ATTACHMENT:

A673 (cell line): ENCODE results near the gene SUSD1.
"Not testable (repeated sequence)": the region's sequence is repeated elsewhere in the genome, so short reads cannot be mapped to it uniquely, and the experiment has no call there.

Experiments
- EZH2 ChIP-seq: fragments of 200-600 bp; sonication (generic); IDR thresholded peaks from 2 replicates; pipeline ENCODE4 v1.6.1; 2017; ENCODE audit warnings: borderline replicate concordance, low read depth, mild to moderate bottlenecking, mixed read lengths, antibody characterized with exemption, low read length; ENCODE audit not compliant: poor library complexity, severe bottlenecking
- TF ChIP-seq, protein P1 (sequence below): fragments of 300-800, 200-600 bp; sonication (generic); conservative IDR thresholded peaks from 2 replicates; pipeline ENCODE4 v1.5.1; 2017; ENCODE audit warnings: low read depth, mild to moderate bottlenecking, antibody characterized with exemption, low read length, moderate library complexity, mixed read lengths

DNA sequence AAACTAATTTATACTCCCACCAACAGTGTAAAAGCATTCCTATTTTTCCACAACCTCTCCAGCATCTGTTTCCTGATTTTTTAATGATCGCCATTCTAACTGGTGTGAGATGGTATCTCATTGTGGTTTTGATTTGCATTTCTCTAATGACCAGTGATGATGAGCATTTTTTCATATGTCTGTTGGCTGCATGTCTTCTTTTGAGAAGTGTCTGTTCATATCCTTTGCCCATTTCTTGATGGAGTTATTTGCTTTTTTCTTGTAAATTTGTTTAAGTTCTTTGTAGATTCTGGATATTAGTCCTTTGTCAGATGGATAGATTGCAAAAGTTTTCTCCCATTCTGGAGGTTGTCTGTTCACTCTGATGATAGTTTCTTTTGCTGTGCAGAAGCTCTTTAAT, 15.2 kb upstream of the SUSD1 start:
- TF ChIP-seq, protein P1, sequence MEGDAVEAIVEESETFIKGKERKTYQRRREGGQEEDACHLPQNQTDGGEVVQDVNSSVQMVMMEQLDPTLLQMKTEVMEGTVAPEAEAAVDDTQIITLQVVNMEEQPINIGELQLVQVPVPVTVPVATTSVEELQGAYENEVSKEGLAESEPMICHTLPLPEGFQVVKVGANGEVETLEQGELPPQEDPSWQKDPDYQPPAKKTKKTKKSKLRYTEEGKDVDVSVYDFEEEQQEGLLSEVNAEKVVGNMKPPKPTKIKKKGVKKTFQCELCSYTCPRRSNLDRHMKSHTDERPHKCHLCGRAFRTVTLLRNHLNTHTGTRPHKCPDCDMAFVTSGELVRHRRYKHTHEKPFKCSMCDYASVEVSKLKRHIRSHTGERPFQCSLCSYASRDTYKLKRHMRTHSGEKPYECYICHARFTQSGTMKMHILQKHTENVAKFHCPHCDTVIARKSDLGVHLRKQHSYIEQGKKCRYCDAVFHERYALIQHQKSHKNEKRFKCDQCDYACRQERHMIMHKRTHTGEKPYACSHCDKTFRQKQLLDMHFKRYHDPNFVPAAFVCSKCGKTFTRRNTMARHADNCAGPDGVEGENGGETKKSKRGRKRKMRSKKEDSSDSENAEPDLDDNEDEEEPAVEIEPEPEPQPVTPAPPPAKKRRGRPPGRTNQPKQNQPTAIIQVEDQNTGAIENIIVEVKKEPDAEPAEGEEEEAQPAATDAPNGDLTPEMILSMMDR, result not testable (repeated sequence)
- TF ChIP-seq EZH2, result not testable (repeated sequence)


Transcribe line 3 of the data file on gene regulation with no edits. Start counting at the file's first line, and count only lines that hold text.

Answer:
Experiments